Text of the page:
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Changes in College Football: The Good and the Bad

College football season is almost upon this. With all the rivalries, traditions, and camaraderie, it is more of a past time than Major League Baseball. However, not all is well with the collegiate gridiron.

Over the past two decades, a lot of realignment has been occurring with college football’s Bowl Subdivision (formerly known as Division 1-A). While some realignment has made sense (e.g. the formation of the now-debunked Big East Conference in the early 1990s), other realignment seems awkward (e.g. West Virginia in the Big Twelve Conference). Such moves will wind up resulting in longer trips for conference road games, not to mention an increase in travel costs.

Here is the current list of conferences and the teams that comprise them:

I believe that when it comes to forming a conference, it should be comprised of schools within a certain region. And therefore, here is my list of conferences and their teams.

First, the Atlantic Coast Conference (ACC). It would be consist of Maryland, Virginia, Virginia Tech, North Carolina, North Carolina State, Duke, Wake Forest, Clemson, Georgia Tech, Florida State, and Miami.

Next, the Big East Conference should be revived, and consist of Massachusetts, Boston College, Connecticut, Army, Syracuse, Rutgers, Temple, Penn State, Pittsburgh, West Virginia, and Navy.

Then, there is the Big Ten Conference, which could consist of Ohio State, Michigan, Michigan State, Indiana, Purdue, Notre Dame, Illinois, Northwestern, Wisconsin, and Minnesota.

The Southeastern Conference (SEC) would still be two divisions, with Kentucky, Tennessee, Vanderbilt, South Carolina, Georgia, and Florida in the East Division, and Alabama, Auburn, Mississippi, Mississippi State, LSU, and Arkansas in the West Division.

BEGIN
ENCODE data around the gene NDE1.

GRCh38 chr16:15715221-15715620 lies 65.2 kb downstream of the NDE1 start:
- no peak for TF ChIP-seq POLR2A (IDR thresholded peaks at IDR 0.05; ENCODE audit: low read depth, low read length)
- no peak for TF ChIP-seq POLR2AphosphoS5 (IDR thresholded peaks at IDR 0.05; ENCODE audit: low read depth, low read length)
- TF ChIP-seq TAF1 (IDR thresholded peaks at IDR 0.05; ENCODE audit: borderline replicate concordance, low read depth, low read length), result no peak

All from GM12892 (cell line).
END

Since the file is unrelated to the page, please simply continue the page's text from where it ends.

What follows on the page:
Conference USA would consist of Marshall, Cincinnati, Louisville, Memphis, East Carolina, Central Florida, South Florida, UAB, Southern Mississippi, and Tulane.

The Mid-American Conference (MAC) can still consist of two divisions, with Ohio, Bowling Green, Miami-OH, Kent State, Akron, and Toledo in one division, while the other division consists of Buffalo, Eastern Michigan, Western Michigan, Central Michigan, Ball State, and Northern Illinois.

The Sun Belt Conference can consist of Western Kentucky, Middle Tennessee State, Georgia State, Florida Atlantic, Florida International, Troy, South Alabama, Louisiana Tech, Louisiana-Lafayette, Louisiana-Monroe, and Arkansas State.

The Southwest Conference can be revived, and have two divisions, with the North Division consisting of North Texas, TCU, SMU, Baylor, Texas Tech, and UTEP, while the South Division consisting of Texas, Texas A&M, Texas State, Texas-San Antonio, Houston, and Rice.

The Big Twelve Conference can still consist of two divisions, with Iowa, Iowa State, Nebraska, Colorado, Colorado State, and Air Force in the North Division, while the South Division will consist of Missouri, Kansas, Kansas State, Oklahoma, Oklahoma State, and Tulsa.

The Western Athletic Conference (WAC) should be revived, and be comprised of two divisions. The Mountain Division will consist of Wyoming, New Mexico, New Mexico State, Utah, Utah State, BYU, and Idaho. The Pacific Division will consist of Boise State, Nevada, UNLV, San Jose State, Fresno State, San Diego State, and Hawaii.

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Andrew Linn

Andrew Linn is a member of the Owensboro Tea Party and a former Field Representative for the Media Research Center. An ex-Democrat, he became a Republican one week after the 2008 Presidential Election. He has an M.A. in history from the University of Louisville, where he became a member of the Phi Alpha Theta historical honors society. He has also contributed to and Right Impulse Media.